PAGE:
I wanted to include a warbler in the Birds of Beebe Woods piece and found that a handful of varieties live in our area, each with their own distinct markings. I liked the look of the black throated green warbler best and thought its color patterns and striped wings would show up against the brownish gold background fabric.
To start, I found many photographs of warblers in books and on the internet and sketched until I found a pose that fit into the scene of birds. After making paper patterns, I cut out the bird’s shape from matt board and cut pieces of white, green, black and yellow from wool felt. Thinking ahead, I glued cheap acrylic felt to the back of the matt board body, so there would be something to grab the stitches while the front felt piece was later being sewn in place. I also basted thick wool felt padding to the top of the matt board piece.
I embroidered the texture and markings on the warbler’s green head. The bead eye is sewn inside a cut out hole in the yellow felt. Periodically, I would hold the bird up against the background fabric, to make sure there was enough contrast.
I used a combination of blanket stitch, fly stitch and lots of little single stitches.
The wing’s stripes were defined by chain stitched lines.
To finish, I made a little felt tail and added thread wrapped wire legs. Then, the black throated green warbler was ready to join the flock.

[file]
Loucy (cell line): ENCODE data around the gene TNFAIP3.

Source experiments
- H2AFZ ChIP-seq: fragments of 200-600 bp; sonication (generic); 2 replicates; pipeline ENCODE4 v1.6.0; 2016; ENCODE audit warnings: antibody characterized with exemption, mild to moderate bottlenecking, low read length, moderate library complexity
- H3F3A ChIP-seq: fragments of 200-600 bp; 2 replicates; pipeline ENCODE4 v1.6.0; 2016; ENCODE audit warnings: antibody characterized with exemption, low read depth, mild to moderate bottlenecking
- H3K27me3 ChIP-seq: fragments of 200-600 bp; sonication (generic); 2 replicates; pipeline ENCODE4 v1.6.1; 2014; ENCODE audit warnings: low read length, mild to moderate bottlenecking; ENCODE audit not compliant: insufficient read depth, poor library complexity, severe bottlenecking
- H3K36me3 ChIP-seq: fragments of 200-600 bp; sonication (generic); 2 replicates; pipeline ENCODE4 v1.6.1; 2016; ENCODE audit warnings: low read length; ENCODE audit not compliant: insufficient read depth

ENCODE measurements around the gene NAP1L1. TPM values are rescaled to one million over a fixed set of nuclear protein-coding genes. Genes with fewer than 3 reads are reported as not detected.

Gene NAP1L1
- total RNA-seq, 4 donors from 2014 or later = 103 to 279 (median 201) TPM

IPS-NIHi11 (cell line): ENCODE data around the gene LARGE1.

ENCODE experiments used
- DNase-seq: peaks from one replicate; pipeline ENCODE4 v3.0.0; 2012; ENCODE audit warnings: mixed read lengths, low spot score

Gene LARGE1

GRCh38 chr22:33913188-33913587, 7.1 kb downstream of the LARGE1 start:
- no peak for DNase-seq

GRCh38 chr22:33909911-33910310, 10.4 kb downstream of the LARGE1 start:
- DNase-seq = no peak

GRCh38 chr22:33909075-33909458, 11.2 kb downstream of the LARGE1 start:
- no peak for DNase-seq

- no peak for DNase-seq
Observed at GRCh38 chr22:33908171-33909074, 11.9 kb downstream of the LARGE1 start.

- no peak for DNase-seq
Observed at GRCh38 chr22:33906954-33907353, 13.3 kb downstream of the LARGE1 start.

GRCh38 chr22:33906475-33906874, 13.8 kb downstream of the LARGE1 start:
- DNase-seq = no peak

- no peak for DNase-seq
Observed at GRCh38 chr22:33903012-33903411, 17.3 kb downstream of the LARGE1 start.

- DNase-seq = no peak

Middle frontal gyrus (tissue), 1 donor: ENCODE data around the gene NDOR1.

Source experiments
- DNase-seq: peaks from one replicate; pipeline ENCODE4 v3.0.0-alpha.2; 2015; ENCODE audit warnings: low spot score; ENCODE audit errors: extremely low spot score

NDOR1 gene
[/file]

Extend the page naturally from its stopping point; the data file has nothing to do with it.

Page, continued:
To see more posts about the making of Birds of Beebe Woods, see the archives here. An 18″ x 24″ poster (pictured at the beginning of this post) is available through my Etsy Shop.
Three of my fabric relief pieces are currently in three different shows in La Conner, WA, Framingham, MA and Falmouth, MA. I’m happy to say that they’ve all been recognized in some way. I tell myself that art isn’t competitive and that prizes don’t matter, but it sure feels good when one’s work is noticed in a special way. Thank you jurors and voters! It just so happens that all three pieces are available as posters in my Etsy Shop.
This is the first time I’ve entered a quilt show because without 3 layers and a hanging sleeve, my work doesn’t usually qualify. But, the La Conner Quilt Festival made me feel welcome. The quilt show structure (and culture) still feels alien, though, with its myriad of categories and prizes. I’m not complaining — it’s wonderful to slip into the ”fiber art – not quilted” category.
Self Portrait: a personal history of fashion received 2nd place in the Masters Fiber Art – not quilted category, in the 2012 Quilt Festival, La Conner Quilt and Textile Museum, La Conner, WA. The show is this weekend, Oct. 5 – 7, 2012.
Rabbitat (see film here) was awarded Second Prize for its inclusion in the Danforth Museum of Art’s Annual Juried Exhibition of Children’s Book Illustration Picture This!. The show will be at the Danforth Museum (Framingham, MA) until November 4, 2012.
And I just heard that Birds of Beebe Woods was voted “Most Favorite Artwork” by attendees at the Beebe Woods Exhibit opening last friday night. That’s nice! The show will be at Highfield Hall in Falmouth, MA (Cape Cod) until Nov. 16, 2012.